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Eliminating Filariasis : Kerala to undertake survey at four districts

- October 3, 2022

Dileep V Kumar, Thiruvananthapuram, October 3 

In a bid to eliminate lymphatic filariasis (LF), a mosquito-borne infectious disease, Kerala is set to undertake its first-ever transmission assessment survey (TAS) in Palakkad and Malappuram districts. The said survey, in its third round, will also be conducted in Alappuzha and Kasaragod districts. In the state, except Pathanamthitta, Idukki, and Wayanad districts, the other 11 districts have been identified as endemic ones. 

“To eliminate LF, mass drug administration (MDA) has been recommended by the World Health Organization (WHO). MDA is a process to interrupt the transmission of LF which should be monitored at every step. TSA is a tool designed to know whether or not the transmission is interrupted by MDA and therefore this is the true evaluation of MDA,” said a health official.

Activities to eliminate LF have been in effect in the state since 2004.

As part of the programme, annually, as per the WHO recommendation, a combination of two drugs – a single dose of DEC (Diethylcarbamazine citrate) and Albendazole – for five years or more to the eligible population to interrupt transmission of the disease is provided. Those who are exempted from this are pregnant women, children below two years of age, and seriously ill persons.

In Kerala, three rounds of TAS, each at an interval of two years, to assess the success of the MDA programme have been completed in seven districts – Trivandrum, Kollam, Kottayam, Ernakulam, Thrissur, Kozhikode, and Kannur. Of the remaining four endemic districts, two rounds of TAS have been completed in Kasaragod and Alappuzha districts. In Palakkad and Malappuram districts TAS is yet to be started.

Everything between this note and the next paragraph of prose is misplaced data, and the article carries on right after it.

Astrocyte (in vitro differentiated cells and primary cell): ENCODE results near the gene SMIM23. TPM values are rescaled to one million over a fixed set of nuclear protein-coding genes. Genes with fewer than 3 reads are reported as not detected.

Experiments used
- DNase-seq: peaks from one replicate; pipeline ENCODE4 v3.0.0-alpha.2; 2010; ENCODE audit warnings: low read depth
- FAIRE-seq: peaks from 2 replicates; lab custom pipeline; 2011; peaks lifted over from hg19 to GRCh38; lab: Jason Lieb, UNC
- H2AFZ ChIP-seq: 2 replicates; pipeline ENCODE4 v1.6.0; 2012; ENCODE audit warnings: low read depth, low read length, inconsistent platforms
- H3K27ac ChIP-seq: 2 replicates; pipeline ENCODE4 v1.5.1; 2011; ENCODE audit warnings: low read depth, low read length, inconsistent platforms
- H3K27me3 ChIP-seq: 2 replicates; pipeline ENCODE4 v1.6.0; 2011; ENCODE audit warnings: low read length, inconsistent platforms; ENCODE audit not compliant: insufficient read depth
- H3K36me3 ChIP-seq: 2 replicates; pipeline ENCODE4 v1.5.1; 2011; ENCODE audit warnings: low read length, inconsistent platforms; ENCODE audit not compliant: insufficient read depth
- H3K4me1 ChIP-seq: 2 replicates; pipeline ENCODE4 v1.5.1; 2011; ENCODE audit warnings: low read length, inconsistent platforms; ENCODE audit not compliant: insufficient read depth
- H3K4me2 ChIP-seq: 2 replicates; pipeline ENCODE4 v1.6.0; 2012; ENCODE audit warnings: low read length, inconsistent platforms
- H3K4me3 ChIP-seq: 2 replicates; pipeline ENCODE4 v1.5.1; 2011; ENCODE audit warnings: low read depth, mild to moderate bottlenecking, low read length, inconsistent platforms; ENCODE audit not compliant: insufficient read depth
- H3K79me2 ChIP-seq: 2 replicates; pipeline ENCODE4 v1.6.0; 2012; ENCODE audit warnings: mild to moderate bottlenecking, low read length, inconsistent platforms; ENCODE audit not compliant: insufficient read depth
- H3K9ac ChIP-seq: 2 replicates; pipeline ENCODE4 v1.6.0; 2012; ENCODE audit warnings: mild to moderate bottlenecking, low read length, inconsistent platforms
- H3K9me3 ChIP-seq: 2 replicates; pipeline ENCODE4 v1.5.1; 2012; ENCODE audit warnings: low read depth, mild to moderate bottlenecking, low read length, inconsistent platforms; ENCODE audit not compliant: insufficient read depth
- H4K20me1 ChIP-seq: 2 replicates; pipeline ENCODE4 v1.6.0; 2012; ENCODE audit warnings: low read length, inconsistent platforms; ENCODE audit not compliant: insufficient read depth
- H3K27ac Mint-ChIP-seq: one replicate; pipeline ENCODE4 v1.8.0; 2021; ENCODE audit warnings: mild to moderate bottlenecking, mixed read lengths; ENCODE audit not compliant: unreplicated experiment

According to the health department, the third round of TAS in Kasaragod and Alappuzha districts and the first round of TAS in Palakkad and Malappuram districts are due this year. And this has to be done in selected schools in the district among children of first and second standards. The data collection and other preliminary works for TAS in these districts have been completed.

For the successful implementation of the survey, district collectors, local self-government institutions, and the general education department of the respective four districts have been asked to co-operate with the health authorities.

Lymphatic filariasis, commonly known as elephantiasis, is a neglected tropical disease. Infection occurs when filarial parasites are transmitted to humans through mosquitoes. Infection is usually acquired in childhood causing hidden damage to the lymphatic system.

Lymphatic filariasis impairs the lymphatic system and can lead to abnormal enlargement of body parts, causing pain, severe disability, and social stigma.

According to the WHO, effective monitoring, epidemiological assessment, and evaluation are necessary to achieve the aim of interrupting LF transmission.

As India is a signatory to the World Health Assembly Resolution in 1997 for Global Elimination of Lymphatic Filariasis, a National Task Force on Elimination of Lymphatic Filariasis under the chairmanship of the Director General of Health Services is in operation.